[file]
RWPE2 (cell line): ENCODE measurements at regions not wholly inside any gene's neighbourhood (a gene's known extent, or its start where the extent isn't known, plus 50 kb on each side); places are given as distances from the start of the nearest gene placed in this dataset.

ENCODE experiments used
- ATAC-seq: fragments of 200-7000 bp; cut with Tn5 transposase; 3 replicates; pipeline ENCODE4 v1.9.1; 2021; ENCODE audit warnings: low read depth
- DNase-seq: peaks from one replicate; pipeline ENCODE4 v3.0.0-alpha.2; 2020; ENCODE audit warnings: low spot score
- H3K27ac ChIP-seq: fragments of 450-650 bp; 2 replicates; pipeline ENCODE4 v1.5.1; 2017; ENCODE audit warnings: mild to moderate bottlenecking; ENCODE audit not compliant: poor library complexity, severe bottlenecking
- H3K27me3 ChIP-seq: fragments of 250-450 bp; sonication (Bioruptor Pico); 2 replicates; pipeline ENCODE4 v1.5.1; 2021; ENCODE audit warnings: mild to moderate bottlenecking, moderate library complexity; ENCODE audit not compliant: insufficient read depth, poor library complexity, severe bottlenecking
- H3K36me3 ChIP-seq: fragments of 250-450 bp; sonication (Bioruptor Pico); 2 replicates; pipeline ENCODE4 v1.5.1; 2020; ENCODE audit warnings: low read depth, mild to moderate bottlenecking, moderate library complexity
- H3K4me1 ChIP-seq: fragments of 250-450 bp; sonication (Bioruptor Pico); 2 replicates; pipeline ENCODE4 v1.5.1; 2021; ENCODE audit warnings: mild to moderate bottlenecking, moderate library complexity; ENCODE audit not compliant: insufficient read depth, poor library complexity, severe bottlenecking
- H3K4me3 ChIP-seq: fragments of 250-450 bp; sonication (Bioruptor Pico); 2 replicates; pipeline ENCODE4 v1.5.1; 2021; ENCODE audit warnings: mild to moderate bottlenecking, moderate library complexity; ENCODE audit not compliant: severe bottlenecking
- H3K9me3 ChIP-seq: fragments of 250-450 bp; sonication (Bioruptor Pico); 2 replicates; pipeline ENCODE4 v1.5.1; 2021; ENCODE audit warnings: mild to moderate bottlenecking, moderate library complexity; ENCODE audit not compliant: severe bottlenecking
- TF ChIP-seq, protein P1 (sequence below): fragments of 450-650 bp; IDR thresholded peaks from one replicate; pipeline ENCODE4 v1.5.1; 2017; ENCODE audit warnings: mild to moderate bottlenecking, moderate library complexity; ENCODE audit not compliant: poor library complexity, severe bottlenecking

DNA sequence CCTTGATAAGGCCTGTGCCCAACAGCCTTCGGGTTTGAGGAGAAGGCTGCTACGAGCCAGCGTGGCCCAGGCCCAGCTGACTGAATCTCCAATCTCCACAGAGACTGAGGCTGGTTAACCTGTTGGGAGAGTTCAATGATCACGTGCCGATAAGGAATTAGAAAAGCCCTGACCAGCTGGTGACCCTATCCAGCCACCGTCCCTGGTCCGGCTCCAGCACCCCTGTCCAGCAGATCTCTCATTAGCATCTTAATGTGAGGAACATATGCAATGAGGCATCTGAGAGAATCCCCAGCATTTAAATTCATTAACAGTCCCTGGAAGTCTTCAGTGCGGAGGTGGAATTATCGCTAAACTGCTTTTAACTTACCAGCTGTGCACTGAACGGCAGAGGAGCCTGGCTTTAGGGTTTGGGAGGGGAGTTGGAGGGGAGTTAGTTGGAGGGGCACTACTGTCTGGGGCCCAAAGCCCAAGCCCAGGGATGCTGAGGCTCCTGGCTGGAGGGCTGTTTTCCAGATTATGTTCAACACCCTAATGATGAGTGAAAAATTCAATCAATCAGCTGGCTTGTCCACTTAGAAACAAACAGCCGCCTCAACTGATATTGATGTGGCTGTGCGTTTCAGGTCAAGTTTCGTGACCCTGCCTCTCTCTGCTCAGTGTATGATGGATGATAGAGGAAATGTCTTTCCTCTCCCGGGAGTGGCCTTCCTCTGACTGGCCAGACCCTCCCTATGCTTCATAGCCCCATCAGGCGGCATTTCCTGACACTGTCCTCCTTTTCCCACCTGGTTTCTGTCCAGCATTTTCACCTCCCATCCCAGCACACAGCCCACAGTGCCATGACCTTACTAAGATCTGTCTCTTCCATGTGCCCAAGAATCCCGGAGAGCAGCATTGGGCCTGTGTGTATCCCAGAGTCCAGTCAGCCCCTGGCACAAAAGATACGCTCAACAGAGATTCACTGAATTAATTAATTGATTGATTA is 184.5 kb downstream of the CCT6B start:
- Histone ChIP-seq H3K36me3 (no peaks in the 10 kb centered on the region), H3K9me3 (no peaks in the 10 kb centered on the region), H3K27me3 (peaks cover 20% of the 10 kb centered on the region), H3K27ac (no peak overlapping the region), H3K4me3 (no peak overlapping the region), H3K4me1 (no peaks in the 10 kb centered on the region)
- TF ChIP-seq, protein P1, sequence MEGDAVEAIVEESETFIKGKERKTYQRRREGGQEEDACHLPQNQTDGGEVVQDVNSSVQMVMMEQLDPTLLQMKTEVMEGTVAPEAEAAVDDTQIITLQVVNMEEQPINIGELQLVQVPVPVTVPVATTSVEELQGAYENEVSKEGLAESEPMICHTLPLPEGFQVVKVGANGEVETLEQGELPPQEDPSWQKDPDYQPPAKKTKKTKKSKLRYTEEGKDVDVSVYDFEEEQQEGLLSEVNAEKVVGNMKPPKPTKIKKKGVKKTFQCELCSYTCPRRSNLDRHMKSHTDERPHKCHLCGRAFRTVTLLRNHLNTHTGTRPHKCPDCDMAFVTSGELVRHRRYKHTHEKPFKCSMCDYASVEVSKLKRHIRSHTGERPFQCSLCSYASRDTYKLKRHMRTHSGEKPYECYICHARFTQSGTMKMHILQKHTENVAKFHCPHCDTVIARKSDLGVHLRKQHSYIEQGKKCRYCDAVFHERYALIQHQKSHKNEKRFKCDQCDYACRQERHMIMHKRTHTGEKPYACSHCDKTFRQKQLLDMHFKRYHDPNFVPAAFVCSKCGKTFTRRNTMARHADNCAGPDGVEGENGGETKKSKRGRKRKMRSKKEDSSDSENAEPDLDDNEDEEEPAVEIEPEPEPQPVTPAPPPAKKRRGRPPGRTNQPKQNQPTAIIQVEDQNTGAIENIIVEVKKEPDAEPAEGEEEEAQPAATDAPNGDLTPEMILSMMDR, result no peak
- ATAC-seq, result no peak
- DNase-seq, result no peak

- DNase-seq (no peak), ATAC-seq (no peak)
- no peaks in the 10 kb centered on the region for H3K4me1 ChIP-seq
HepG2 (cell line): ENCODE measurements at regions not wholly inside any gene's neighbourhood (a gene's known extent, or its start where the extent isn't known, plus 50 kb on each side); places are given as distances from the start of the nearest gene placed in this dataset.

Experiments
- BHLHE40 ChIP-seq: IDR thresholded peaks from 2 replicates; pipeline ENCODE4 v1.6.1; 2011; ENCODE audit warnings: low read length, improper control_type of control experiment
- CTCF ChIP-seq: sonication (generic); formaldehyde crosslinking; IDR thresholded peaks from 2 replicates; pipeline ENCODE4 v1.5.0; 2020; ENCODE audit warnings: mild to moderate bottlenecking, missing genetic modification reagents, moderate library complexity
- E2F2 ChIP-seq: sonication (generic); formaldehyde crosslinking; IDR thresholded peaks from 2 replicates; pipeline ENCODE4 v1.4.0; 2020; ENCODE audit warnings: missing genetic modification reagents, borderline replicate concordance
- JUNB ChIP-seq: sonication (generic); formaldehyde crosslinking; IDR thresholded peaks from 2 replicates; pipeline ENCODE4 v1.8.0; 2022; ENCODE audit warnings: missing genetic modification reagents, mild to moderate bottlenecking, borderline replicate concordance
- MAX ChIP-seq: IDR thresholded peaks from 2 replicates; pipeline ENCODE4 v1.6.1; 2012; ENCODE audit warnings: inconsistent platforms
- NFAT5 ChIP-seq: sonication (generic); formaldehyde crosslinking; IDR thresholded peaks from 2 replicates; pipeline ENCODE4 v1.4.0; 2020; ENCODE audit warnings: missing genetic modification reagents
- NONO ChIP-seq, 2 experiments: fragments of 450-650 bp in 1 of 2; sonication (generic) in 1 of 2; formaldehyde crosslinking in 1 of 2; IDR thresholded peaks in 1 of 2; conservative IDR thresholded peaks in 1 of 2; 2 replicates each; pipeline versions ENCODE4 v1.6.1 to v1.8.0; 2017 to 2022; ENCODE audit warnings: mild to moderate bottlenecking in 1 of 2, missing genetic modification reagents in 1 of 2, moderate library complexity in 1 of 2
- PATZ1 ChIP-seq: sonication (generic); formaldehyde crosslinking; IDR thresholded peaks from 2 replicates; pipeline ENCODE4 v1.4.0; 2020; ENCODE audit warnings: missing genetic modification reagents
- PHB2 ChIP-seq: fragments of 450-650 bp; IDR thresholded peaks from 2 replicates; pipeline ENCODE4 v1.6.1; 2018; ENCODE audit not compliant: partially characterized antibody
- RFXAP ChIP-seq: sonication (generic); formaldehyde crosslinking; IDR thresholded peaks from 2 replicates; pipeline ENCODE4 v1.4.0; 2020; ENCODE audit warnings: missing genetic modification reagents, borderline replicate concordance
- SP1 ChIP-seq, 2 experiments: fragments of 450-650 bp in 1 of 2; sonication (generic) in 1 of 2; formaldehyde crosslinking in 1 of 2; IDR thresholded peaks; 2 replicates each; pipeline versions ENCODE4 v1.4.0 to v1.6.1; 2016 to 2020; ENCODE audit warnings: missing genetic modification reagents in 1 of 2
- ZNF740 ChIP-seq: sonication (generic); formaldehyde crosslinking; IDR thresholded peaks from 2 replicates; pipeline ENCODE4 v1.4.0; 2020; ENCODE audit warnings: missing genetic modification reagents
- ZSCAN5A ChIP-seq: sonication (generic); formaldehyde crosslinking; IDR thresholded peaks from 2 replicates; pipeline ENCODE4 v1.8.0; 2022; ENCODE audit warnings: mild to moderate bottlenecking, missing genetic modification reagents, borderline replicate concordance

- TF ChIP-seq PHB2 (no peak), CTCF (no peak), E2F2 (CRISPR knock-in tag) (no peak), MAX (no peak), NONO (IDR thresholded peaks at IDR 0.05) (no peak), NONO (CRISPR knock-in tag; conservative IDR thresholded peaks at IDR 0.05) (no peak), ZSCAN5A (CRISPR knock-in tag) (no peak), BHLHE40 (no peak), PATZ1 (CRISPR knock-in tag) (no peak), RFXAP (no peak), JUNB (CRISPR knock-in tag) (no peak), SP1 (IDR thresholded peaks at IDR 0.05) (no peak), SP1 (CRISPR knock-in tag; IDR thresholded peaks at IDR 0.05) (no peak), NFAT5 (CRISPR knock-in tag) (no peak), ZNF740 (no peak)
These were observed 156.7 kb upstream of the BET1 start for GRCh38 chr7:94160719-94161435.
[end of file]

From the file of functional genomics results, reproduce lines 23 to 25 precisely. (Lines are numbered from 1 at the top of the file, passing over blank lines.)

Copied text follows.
- E2F2 ChIP-seq: sonication (generic); formaldehyde crosslinking; IDR thresholded peaks from 2 replicates; pipeline ENCODE4 v1.4.0; 2020; ENCODE audit warnings: missing genetic modification reagents, borderline replicate concordance
- JUNB ChIP-seq: sonication (generic); formaldehyde crosslinking; IDR thresholded peaks from 2 replicates; pipeline ENCODE4 v1.8.0; 2022; ENCODE audit warnings: missing genetic modification reagents, mild to moderate bottlenecking, borderline replicate concordance
- MAX ChIP-seq: IDR thresholded peaks from 2 replicates; pipeline ENCODE4 v1.6.1; 2012; ENCODE audit warnings: inconsistent platforms